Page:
.. although I had to redo the hack, which was working fine, and still does, with my GTX480
I've also noticed that the GTX 480 hack still works. However, I think that it is a reasonable assumption that if the GTX 480 works as Adobe expects it to, it would have been certified along with the GTX 470.
That may not be a fair assumption. It's entirely possible Adobe hasn't officially added the 480 because they didn't get a chance to finish testing it.
Lacking approval and not working are two entirely different things. The former doesn't necessarily imply the latter.
It might not be a fair assumption and yet could still be a reasonable assumption. There is no way to know, outside of Adobe and other people who might have been invited to participate in testing, if the GTX 480 was, in fact, tested. But one can say, in any case, that a product that hasn't successfully completed testing, or passed the benchmarks that have been established for it, simply "hasn't completed testing".
Regardless of the assumption that I made, the GTX 480 can still "work". Adobe's announcement might simply mean that it has higher expectations before it provides official support and those of us who choose to use the hack use it our own risk. Again, this is nothing but conjecture.
Another "reasonable" assumption is that if Adobe chose to test the GTX 470 and ignore the GTX 480 for now, then Adobe has truly made a "remarkable" decision.
Apart from technical aspects, that can influence whether a card is certified or not, there may be other considerations, because Adobe is a US based publicly traded company, such as http://www.soxlaw.com/
Thanks for your info. Never thought about the possibility of Sarbanes-Oxley playing a role in product support releases.
I hope this gets to you because I cannot find the original post in the forum at this time. If you do get this message, I'd like to get your perspective since it seems that you know a lot about hardware and performance with Premiere. My impression, from something that I rendered last night, is that Premiere 5.02 is possibly rendering faster with 4GB ram than Premiere 5/5.01 did with 8GB RAM. Does this seem possible to you?
The most obvious performance gain in 5.02 is with MPEG2 encoding. There are a number of MPE enhancements that can sometimes improve performance in specific situations with more than 50%. I'm not familiar with all the effects this applies to, but this update is another sizable improvement and well worth the wait IMO. There are of course still things to improve, as there always are with each program, for instance the scale to frame size effect, but give it time and those may be added.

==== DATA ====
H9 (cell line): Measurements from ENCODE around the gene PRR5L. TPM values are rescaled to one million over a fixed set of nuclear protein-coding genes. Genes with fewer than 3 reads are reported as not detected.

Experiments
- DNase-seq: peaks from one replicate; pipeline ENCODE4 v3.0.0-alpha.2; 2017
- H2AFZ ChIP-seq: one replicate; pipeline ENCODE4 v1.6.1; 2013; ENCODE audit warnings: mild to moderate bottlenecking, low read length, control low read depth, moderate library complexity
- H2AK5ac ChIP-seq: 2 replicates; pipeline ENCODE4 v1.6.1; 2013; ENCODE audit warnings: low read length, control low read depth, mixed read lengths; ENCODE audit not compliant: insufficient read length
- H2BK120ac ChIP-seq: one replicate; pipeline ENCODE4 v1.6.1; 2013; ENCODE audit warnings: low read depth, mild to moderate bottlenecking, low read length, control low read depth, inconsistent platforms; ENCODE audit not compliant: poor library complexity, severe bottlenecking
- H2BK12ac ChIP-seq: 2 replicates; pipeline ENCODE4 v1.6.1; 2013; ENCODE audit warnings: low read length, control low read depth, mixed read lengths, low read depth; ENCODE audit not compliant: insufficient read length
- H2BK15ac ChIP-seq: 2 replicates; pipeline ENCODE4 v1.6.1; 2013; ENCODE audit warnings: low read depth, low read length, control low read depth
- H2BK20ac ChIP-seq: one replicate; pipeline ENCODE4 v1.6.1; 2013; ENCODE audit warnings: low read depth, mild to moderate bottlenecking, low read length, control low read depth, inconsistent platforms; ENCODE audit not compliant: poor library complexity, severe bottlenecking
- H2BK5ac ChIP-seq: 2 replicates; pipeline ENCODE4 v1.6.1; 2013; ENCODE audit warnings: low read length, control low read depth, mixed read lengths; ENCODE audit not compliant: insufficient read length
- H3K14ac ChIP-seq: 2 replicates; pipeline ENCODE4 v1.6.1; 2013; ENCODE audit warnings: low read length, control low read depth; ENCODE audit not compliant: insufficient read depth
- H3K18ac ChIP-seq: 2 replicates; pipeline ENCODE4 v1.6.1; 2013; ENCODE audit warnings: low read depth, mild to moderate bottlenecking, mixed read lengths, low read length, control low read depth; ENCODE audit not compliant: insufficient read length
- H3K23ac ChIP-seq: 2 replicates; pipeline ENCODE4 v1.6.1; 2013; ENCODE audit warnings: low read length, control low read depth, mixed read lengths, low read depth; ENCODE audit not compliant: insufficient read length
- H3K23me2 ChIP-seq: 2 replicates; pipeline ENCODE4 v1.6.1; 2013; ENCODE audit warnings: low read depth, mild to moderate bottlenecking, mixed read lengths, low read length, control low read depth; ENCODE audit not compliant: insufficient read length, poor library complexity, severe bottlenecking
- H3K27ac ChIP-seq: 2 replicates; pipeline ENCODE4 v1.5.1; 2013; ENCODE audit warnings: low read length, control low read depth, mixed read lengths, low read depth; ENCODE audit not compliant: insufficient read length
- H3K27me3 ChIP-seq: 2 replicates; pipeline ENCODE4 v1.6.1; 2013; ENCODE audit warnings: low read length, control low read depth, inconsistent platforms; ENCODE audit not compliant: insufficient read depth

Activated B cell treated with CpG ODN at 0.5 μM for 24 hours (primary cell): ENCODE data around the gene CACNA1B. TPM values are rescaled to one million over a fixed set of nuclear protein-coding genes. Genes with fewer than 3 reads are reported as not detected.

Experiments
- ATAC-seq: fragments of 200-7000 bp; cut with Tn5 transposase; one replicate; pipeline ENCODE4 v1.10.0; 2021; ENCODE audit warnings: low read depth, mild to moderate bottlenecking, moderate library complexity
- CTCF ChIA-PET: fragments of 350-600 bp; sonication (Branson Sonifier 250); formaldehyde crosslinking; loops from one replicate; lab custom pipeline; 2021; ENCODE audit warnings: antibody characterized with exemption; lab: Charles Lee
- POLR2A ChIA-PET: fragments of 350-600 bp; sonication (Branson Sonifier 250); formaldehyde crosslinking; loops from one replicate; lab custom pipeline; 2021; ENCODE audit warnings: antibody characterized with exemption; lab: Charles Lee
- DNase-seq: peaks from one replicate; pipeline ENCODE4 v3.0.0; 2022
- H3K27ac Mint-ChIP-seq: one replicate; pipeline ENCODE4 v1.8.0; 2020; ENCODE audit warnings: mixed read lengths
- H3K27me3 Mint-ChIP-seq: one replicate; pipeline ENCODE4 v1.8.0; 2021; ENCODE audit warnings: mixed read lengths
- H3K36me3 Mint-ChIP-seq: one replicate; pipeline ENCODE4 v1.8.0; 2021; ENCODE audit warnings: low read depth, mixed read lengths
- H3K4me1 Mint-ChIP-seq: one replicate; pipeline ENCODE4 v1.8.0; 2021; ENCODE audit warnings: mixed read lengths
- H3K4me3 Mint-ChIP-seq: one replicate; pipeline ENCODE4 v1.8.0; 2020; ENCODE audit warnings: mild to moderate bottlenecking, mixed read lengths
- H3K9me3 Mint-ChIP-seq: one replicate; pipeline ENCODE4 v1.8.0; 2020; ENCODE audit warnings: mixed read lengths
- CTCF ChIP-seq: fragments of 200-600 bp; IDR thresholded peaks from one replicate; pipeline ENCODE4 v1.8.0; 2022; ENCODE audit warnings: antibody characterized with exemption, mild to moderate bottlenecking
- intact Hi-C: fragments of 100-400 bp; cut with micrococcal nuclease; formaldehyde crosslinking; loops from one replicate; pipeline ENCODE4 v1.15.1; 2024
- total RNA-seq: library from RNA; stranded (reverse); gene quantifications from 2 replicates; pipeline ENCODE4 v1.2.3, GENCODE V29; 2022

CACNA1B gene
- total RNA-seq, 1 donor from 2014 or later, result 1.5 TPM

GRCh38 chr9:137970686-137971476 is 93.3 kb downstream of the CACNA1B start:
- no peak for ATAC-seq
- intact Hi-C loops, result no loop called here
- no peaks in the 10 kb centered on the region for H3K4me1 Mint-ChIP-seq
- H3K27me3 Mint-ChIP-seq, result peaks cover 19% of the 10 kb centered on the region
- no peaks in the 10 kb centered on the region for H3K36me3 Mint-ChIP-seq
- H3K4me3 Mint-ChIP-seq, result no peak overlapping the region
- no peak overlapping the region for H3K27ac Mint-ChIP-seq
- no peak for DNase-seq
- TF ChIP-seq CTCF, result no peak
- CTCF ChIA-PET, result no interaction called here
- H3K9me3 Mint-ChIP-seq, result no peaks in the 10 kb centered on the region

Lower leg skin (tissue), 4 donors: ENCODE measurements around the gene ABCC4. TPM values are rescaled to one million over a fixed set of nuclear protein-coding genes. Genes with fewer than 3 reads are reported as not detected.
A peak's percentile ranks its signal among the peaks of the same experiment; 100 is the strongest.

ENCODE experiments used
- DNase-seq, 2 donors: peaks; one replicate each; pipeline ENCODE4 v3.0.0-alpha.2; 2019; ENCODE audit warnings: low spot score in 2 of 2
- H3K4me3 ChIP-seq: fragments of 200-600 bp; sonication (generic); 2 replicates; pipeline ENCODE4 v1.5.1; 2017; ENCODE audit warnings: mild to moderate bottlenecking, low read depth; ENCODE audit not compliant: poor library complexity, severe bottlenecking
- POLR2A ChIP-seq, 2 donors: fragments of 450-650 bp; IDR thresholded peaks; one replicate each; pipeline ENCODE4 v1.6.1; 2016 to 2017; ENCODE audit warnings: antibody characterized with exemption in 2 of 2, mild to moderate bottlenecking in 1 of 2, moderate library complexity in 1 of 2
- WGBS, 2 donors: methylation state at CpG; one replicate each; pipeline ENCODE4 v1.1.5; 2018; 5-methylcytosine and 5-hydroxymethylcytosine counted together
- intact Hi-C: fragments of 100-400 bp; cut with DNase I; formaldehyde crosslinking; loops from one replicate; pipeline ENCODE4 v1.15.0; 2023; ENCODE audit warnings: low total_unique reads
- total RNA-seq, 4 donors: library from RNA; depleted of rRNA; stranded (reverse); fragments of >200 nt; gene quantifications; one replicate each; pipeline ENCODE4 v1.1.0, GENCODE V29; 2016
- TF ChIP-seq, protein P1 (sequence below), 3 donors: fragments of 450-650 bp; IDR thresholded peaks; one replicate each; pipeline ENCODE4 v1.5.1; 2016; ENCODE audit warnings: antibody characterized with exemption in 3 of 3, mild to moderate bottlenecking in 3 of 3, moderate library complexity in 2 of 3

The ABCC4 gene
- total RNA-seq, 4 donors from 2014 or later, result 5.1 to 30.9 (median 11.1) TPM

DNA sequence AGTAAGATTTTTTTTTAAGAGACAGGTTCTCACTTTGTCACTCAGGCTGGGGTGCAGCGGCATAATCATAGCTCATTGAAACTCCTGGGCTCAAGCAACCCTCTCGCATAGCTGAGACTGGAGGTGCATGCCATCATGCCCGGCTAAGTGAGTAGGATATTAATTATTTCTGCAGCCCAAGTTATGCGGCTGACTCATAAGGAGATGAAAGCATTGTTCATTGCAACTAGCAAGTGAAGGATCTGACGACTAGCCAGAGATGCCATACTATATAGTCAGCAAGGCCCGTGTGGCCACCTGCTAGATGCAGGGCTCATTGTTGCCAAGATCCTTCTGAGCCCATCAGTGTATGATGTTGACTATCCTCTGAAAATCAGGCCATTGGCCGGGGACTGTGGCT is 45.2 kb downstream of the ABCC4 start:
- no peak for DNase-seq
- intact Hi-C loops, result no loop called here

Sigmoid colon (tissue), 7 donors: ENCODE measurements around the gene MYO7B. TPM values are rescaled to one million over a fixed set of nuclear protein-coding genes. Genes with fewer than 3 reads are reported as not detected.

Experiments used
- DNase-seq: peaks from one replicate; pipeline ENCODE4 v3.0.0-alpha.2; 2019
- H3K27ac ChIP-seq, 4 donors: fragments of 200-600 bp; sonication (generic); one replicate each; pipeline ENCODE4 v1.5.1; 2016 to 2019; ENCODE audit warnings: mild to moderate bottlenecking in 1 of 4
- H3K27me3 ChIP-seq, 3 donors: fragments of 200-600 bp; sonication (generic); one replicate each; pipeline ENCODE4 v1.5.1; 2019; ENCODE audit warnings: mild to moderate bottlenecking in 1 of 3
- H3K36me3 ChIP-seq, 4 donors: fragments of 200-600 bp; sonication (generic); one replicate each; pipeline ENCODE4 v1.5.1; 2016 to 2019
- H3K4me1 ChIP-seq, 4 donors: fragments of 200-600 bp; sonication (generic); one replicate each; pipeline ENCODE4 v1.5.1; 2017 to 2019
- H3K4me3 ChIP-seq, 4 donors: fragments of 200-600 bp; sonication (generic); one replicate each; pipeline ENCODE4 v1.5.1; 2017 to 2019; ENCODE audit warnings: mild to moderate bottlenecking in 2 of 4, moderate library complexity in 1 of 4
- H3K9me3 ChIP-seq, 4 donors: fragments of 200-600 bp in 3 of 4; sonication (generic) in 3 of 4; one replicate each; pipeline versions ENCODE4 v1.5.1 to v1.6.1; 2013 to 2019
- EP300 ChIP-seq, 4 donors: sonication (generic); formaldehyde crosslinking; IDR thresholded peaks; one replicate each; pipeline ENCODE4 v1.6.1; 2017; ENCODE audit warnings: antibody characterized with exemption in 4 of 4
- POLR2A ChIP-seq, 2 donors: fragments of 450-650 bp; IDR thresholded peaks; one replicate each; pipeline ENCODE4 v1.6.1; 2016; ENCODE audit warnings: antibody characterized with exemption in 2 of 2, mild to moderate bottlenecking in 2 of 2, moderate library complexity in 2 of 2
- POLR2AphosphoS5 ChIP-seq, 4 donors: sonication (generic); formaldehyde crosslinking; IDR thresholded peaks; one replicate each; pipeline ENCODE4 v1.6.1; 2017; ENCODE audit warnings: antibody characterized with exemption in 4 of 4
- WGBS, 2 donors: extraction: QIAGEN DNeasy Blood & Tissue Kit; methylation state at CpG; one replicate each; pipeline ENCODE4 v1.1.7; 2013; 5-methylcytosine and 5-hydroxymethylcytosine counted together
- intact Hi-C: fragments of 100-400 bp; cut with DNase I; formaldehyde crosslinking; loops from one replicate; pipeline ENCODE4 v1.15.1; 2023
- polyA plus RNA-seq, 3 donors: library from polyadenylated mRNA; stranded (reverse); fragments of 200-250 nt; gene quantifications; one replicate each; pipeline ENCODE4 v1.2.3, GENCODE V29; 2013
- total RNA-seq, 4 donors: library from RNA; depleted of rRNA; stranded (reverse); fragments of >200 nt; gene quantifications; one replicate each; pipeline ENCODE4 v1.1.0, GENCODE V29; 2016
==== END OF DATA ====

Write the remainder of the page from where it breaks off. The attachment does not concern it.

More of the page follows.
I can't say that overall the performance improvement is such that reducing memory from 8 to 4 GB will still give you a performance benefit, because there are just too many factors in play here, source dimensions, number of tracks, effects applied, VRAM available, etc.
I know this does not answer your question, but it is the best I have at this moment.
Never thought about the possibility of Sarbanes-Oxley playing a role in product support releases.
But we have to think about it EVERY TIME. It has to be in the front of our minds unfortunately...
I locked the repeat of this thread and will delete it.
Here are the additional comments posted that might be of use on this thread.
In your other thread I replied to your performance question, but it basically boils down to the fact that certification does not improve performance. It is only a guarantee that extensive testing has been done and Adobe feels certain they can provide good support if you have any CUDA related issue with these cards.
Using the hack on non-certified cards does nothing to performance. There is no difference between a hacked 470 or the certified 470. The performance is determined by the efficiency of the algorithms used for CUDA supported functions. In 5.02 there are a lot of enhancements, and a number still missing, but overall there is a sizable performance gain.
Unfortunately there can never be one clear cut answer to your curiosity, because it is a moving target. CUDA has been updated to a newer version, nVidia drivers have had a significant update, the PR code has been updated significantly and CUDA support for a number of effects has been improved or enhanced."
I might have conveyed something that I didn't intend.
I don't mean to suggest that certification necessarily means improved performance. Without knowing how the GTX 470 was tested, I asked my question with the thought that Adobe could have optimized some software after reviewing early test results.
I am guessing here, but I would think that the video card certification process is just a short term thing. At some future point, as the Mercury technology further matures, it might actually become counter-productive, if every possible graphics card were to be certified.
In the meantime, the certification process might mean, in some cases, that a certified video card will either perform or behave better than if it had not been certified."